From Pawn To President, Joshua C. Powell, Sven Wilson Apr 2010

From Pawn To President, Joshua C. Powell, Sven Wilson

FHSS Mentored Research Conference

This study attempts to clarify the causes of coups d’Etat, which still occur at alarming rates within less-developed nations. Previous research has focused on three potential motivations: greed, grievance, and feasibility. Greed: High levels of natural resources such as oil can easily be diverted into personal accounts, making a successful coup more profitable. Grievance: Repression or poor governance may lead to rebellion. Feasibility: A game-theoretic explanation in which coups are attempted simply because their success seems likely.


Does Democracy In The Home Create Democracy In The Nation?, Aimee Farnsworth, Valerie Hudson Apr 2010

Does Democracy In The Home Create Democracy In The Nation?, Aimee Farnsworth, Valerie Hudson

FHSS Mentored Research Conference

While the rise of liberal democracy has usually been linked to the growth of capitalism and the rise of the bourgeoisie, a fairly new theory claims that democracy in the state began with democracy in the home (Hajnal1982; Hartman 2004). That is, as the relationship between husband and wife became more equal, a mini-democracy was created in the home which promoted liberal democracy on a larger scale, first in the community, and then the nation. Those promoting democracy might therefore find it beneficial to first, or at least concurrently, promote equality between husband and wife. Increased equality between spouses will ...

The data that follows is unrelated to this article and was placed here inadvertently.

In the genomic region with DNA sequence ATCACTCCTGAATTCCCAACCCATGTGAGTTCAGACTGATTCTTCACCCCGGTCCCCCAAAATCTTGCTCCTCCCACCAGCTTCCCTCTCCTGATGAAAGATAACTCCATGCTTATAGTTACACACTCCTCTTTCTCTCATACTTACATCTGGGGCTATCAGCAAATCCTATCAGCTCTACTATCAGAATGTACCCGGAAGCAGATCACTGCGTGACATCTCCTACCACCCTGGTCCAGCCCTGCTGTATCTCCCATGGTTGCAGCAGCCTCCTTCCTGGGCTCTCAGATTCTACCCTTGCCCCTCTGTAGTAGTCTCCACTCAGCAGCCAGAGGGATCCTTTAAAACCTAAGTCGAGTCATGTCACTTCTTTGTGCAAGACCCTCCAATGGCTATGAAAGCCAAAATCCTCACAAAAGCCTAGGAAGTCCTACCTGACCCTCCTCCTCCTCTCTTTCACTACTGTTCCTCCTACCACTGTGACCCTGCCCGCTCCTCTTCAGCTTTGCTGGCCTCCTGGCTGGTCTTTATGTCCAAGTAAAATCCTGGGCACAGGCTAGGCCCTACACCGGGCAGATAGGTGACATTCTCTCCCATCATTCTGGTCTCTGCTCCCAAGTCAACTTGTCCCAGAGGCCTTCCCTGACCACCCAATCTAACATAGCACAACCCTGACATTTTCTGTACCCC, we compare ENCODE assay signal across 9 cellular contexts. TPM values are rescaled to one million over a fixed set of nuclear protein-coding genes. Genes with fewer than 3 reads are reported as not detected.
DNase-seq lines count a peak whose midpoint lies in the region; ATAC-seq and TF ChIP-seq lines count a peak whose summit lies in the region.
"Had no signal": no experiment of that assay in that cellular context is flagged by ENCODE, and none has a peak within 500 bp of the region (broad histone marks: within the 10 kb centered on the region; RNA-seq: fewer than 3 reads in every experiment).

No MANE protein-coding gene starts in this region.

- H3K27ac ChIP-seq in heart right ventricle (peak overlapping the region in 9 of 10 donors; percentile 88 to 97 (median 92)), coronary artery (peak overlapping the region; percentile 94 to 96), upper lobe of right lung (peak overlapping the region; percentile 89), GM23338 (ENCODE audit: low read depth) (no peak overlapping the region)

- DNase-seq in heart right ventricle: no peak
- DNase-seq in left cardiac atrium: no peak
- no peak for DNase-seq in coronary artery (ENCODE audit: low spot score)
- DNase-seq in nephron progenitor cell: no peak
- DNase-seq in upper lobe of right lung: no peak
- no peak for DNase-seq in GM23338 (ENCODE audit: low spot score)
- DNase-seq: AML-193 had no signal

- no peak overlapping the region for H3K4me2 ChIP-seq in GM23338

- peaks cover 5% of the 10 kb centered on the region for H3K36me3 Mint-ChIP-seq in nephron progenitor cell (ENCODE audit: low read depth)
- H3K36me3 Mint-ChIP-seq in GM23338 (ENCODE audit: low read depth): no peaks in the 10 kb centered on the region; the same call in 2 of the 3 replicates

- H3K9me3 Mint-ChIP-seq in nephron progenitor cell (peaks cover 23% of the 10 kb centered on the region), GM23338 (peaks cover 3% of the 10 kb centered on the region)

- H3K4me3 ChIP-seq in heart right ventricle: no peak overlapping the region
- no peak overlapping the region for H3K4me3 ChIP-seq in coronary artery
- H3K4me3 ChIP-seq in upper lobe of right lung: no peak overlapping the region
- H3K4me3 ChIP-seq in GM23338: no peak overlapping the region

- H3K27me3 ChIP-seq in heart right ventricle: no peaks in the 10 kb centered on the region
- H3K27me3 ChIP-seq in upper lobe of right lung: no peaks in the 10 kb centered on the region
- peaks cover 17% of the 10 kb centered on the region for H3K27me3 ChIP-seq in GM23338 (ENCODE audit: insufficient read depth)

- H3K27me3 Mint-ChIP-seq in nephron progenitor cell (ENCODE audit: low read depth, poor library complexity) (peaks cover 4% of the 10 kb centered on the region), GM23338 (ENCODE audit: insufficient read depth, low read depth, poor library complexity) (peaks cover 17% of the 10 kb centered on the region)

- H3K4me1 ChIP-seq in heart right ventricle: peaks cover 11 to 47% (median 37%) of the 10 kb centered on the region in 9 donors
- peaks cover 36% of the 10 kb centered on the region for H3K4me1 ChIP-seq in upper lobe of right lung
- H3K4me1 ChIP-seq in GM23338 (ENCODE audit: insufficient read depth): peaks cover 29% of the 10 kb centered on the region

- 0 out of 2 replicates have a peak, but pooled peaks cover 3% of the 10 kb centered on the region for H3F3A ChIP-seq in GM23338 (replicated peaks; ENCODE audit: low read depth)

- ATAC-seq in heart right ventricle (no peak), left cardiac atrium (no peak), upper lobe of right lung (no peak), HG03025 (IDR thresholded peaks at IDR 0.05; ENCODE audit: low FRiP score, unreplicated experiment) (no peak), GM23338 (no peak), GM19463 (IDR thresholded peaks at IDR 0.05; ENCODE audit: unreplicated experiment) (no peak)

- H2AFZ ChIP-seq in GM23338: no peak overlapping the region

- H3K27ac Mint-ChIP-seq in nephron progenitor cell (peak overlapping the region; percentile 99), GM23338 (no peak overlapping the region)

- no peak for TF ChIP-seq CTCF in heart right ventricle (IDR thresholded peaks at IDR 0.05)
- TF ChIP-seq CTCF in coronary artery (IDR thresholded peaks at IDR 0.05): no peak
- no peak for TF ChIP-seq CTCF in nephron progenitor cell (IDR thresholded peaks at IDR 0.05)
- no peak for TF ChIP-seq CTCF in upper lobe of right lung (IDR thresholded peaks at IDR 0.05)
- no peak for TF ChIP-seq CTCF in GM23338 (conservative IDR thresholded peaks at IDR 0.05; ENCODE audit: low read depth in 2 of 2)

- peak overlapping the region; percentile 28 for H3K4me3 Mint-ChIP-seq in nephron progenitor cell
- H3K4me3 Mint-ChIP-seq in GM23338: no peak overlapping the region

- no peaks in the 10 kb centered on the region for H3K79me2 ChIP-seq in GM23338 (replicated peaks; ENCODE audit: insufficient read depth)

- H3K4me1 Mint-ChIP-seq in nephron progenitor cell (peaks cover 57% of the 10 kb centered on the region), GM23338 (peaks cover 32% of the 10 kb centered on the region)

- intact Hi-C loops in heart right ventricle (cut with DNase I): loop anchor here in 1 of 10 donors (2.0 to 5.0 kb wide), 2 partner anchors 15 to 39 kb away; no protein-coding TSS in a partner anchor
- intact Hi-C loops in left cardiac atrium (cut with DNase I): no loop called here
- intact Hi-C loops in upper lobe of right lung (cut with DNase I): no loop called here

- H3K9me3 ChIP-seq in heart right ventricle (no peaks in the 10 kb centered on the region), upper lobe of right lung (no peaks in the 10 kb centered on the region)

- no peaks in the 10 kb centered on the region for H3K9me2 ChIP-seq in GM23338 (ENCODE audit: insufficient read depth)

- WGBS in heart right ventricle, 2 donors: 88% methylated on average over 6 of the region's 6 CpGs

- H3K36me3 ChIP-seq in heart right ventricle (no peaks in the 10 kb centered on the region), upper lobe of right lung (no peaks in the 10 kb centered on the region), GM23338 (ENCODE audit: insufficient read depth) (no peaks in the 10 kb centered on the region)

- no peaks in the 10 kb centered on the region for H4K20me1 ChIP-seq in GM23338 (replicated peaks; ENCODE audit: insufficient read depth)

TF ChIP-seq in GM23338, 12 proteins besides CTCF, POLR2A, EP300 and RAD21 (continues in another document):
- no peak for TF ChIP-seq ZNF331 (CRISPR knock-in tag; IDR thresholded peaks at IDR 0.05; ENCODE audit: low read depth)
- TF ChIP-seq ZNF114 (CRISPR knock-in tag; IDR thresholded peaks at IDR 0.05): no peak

Just How Independent Is The Fed?, Brenton Swenson, Sven Wilson Apr 2010

Just How Independent Is The Fed?, Brenton Swenson, Sven Wilson

FHSS Mentored Research Conference

The Federal Reserve has a duel mandate to fight inflation while keeping unemployment low. The Fed is designed to be largely independent from political influence. Just how independent the Fed actually is remains an open question. According to Political Business Cycle Theory, presidents who want to maximize their chances for re-election will attempt to fight inflation early in their term, while allowing inflation to rise before the election with the goal of boosting the economy.


Child Marriage: Can Access To Media Discourage The Practice In South Asia?, Angela O'Neill, Sven Wilson Apr 2010

Child Marriage: Can Access To Media Discourage The Practice In South Asia?, Angela O'Neill, Sven Wilson

FHSS Mentored Research Conference

In this paper, we explore a possible role for the media to facilitate social change through international and domestic politics even when political will may be lacking. Using data from national health surveys in two South Asian countries, we find that frequent reading of the newspaper is associated with higher ages at marriage among women in all of the countries surveyed. Further research is necessary to determine the types of programs and degree of openness for the other forms of media in each of the countries.